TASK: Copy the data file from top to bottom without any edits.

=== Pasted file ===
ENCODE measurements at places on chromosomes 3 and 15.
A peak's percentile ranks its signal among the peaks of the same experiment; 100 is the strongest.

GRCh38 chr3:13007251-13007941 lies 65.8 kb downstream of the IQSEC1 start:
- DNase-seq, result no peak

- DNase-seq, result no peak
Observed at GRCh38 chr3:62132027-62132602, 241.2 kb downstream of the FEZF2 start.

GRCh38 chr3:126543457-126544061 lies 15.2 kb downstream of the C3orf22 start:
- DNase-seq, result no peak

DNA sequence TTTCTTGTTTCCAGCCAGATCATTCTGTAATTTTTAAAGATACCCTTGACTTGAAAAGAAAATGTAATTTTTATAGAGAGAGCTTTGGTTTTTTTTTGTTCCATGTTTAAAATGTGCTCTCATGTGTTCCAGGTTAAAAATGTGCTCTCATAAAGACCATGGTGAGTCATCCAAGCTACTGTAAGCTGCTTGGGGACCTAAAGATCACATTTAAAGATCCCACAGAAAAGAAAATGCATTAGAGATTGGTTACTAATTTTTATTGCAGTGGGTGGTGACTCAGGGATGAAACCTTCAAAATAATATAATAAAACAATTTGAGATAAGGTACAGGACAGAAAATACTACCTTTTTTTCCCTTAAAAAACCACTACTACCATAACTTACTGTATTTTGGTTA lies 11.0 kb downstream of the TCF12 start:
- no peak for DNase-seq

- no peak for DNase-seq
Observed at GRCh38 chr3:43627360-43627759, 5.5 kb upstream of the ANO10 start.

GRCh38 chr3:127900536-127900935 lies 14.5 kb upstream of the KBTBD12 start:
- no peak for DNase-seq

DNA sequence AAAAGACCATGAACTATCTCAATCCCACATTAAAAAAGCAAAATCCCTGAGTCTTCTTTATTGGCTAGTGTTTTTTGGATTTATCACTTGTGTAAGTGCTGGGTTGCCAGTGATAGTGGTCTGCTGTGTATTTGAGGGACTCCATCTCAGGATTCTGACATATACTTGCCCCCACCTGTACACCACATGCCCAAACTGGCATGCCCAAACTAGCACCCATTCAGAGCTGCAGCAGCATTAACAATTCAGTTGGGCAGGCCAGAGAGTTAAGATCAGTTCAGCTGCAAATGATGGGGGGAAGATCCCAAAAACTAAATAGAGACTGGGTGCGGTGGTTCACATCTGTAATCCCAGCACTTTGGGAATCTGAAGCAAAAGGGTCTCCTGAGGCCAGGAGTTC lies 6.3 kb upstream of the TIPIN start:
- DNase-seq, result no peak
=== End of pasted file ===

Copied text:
ENCODE measurements at places on chromosomes 3 and 15.
A peak's percentile ranks its signal among the peaks of the same experiment; 100 is the strongest.

GRCh38 chr3:13007251-13007941 lies 65.8 kb downstream of the IQSEC1 start:
- DNase-seq, result no peak

- DNase-seq, result no peak
Observed at GRCh38 chr3:62132027-62132602, 241.2 kb downstream of the FEZF2 start.

GRCh38 chr3:126543457-126544061 lies 15.2 kb downstream of the C3orf22 start:
- DNase-seq, result no peak

DNA sequence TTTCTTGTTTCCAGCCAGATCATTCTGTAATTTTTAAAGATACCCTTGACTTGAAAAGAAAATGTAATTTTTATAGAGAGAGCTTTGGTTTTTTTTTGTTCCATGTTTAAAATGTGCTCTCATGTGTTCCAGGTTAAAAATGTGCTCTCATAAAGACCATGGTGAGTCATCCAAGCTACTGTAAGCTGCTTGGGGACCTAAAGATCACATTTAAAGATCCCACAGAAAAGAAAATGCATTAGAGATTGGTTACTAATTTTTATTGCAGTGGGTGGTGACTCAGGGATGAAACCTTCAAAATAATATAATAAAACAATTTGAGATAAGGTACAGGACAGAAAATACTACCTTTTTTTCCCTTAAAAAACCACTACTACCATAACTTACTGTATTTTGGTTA lies 11.0 kb downstream of the TCF12 start:
- no peak for DNase-seq

- no peak for DNase-seq
Observed at GRCh38 chr3:43627360-43627759, 5.5 kb upstream of the ANO10 start.

GRCh38 chr3:127900536-127900935 lies 14.5 kb upstream of the KBTBD12 start:
- no peak for DNase-seq

DNA sequence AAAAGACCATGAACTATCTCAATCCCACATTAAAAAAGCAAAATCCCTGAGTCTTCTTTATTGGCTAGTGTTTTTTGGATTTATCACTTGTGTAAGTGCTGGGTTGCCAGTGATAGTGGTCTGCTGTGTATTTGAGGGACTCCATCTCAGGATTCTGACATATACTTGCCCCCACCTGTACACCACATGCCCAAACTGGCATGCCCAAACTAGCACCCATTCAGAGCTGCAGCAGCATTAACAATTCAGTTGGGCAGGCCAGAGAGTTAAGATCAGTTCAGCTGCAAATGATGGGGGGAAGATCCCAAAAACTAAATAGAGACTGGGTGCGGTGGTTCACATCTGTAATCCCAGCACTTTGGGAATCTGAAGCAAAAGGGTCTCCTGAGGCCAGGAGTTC lies 6.3 kb upstream of the TIPIN start:
- DNase-seq, result no peak